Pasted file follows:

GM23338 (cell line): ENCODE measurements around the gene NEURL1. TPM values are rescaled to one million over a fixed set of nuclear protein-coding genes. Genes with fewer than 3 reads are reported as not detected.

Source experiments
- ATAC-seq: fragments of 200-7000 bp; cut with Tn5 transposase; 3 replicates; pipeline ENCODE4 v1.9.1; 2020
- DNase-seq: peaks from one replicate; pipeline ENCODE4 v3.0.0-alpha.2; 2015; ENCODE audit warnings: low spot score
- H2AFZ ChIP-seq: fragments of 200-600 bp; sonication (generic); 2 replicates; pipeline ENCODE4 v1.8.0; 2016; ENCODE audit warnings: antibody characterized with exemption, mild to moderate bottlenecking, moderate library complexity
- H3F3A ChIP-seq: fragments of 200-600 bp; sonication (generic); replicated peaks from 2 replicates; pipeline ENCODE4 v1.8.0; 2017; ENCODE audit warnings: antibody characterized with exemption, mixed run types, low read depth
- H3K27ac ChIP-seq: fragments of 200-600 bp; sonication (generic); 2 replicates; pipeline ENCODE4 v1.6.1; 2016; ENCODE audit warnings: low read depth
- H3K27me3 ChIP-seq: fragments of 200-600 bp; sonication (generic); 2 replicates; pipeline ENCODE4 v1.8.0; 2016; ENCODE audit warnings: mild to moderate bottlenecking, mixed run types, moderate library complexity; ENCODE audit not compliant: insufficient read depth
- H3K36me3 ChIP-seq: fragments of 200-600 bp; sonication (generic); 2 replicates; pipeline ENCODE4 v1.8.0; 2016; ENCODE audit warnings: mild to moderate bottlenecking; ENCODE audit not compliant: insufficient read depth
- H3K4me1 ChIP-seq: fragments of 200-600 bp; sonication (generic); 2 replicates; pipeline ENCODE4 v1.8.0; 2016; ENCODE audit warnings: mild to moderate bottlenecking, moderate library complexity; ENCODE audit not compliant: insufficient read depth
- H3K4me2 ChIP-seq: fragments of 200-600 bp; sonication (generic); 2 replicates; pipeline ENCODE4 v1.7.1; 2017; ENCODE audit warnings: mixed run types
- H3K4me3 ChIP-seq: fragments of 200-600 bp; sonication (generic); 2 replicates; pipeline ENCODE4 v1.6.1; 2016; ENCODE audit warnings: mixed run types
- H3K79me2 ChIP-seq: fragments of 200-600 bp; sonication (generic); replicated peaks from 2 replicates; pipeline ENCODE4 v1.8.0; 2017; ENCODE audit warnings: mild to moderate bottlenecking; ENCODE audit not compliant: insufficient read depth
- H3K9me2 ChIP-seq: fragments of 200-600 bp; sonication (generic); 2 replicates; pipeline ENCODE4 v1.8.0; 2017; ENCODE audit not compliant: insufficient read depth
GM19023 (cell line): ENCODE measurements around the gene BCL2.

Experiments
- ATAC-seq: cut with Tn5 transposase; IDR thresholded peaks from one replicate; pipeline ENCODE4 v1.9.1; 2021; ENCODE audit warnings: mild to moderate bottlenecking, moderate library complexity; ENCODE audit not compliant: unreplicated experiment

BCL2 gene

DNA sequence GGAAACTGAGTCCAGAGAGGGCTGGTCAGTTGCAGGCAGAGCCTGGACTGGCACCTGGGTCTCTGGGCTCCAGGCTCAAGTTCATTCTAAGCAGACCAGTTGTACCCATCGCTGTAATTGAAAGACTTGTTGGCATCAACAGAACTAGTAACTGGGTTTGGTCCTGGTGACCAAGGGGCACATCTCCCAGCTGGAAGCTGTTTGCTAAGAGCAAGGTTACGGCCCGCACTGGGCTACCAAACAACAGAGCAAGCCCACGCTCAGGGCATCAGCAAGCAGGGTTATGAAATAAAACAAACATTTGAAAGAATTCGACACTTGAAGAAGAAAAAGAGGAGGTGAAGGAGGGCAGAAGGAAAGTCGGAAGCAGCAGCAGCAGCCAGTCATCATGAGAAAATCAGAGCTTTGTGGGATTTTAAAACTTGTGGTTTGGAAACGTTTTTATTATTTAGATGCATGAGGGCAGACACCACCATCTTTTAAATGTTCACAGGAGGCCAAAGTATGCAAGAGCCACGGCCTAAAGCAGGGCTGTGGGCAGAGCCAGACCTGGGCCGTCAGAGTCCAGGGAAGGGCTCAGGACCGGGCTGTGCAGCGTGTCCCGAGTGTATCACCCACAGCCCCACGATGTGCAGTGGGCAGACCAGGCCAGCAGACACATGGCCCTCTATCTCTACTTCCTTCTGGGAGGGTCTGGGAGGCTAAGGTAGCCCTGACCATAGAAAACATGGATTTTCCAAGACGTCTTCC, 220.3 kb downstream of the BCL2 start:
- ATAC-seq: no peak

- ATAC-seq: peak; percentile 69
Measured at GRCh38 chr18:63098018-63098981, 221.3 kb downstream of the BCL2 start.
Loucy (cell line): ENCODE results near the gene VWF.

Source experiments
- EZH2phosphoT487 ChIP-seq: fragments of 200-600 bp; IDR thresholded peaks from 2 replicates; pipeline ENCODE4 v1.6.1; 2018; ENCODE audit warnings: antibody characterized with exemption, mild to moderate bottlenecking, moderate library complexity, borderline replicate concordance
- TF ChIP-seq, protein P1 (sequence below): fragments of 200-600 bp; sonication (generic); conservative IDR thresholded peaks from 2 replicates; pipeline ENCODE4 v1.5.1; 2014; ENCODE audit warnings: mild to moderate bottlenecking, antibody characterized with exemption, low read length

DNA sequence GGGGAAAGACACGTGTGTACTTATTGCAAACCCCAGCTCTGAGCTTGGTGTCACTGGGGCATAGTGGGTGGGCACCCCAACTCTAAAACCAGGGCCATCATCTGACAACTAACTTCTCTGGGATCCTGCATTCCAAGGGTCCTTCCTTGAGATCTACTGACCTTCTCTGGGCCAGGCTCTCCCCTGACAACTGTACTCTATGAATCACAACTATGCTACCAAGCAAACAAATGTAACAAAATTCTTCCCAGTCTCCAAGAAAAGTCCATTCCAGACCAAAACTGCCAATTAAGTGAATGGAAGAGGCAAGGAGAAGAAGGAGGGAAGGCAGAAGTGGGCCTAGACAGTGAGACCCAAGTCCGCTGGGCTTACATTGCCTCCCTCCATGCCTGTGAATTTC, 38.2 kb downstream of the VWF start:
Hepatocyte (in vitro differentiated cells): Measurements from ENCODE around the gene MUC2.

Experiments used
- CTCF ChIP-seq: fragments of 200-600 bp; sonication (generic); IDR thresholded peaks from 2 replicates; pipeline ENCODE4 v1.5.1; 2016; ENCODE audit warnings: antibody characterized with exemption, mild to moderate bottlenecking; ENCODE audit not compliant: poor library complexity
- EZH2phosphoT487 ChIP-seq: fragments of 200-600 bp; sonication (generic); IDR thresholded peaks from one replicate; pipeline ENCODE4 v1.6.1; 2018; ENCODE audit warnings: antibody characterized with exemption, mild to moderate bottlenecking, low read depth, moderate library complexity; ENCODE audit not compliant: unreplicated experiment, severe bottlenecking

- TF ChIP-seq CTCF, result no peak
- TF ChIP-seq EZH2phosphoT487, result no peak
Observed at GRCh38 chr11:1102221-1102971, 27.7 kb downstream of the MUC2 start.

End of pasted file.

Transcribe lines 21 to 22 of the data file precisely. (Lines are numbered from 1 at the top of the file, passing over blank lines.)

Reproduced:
- ATAC-seq: peak; percentile 69
Measured at GRCh38 chr18:63098018-63098981, 221.3 kb downstream of the BCL2 start.